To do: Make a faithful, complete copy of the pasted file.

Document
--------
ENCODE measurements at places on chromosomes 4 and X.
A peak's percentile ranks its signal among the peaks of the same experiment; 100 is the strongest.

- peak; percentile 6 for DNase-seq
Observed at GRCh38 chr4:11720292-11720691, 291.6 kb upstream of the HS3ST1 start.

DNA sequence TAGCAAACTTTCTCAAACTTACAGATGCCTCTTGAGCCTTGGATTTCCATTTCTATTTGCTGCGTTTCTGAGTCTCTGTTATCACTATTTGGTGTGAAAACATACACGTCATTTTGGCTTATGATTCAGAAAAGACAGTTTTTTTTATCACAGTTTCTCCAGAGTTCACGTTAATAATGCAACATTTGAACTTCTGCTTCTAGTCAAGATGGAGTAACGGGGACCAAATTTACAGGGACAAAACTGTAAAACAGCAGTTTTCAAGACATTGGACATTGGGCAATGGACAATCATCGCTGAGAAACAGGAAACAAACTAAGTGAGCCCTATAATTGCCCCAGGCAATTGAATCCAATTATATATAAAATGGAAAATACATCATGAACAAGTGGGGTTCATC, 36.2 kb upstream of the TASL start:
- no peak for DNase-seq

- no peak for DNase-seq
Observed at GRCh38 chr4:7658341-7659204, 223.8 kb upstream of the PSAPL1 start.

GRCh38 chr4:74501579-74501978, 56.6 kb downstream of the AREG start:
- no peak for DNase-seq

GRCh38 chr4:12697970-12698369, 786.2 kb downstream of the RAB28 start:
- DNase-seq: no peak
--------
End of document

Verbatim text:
ENCODE measurements at places on chromosomes 4 and X.
A peak's percentile ranks its signal among the peaks of the same experiment; 100 is the strongest.

- peak; percentile 6 for DNase-seq
Observed at GRCh38 chr4:11720292-11720691, 291.6 kb upstream of the HS3ST1 start.

DNA sequence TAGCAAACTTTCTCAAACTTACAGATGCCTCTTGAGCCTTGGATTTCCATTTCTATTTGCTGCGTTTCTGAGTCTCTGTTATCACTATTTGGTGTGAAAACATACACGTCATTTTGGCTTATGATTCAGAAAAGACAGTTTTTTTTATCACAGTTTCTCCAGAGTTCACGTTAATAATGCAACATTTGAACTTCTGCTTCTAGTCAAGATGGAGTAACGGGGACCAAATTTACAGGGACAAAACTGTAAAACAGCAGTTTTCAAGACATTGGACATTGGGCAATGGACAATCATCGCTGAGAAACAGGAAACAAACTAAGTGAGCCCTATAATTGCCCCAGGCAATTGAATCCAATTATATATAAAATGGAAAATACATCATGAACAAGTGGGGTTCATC, 36.2 kb upstream of the TASL start:
- no peak for DNase-seq

- no peak for DNase-seq
Observed at GRCh38 chr4:7658341-7659204, 223.8 kb upstream of the PSAPL1 start.

GRCh38 chr4:74501579-74501978, 56.6 kb downstream of the AREG start:
- no peak for DNase-seq

GRCh38 chr4:12697970-12698369, 786.2 kb downstream of the RAB28 start:
- DNase-seq: no peak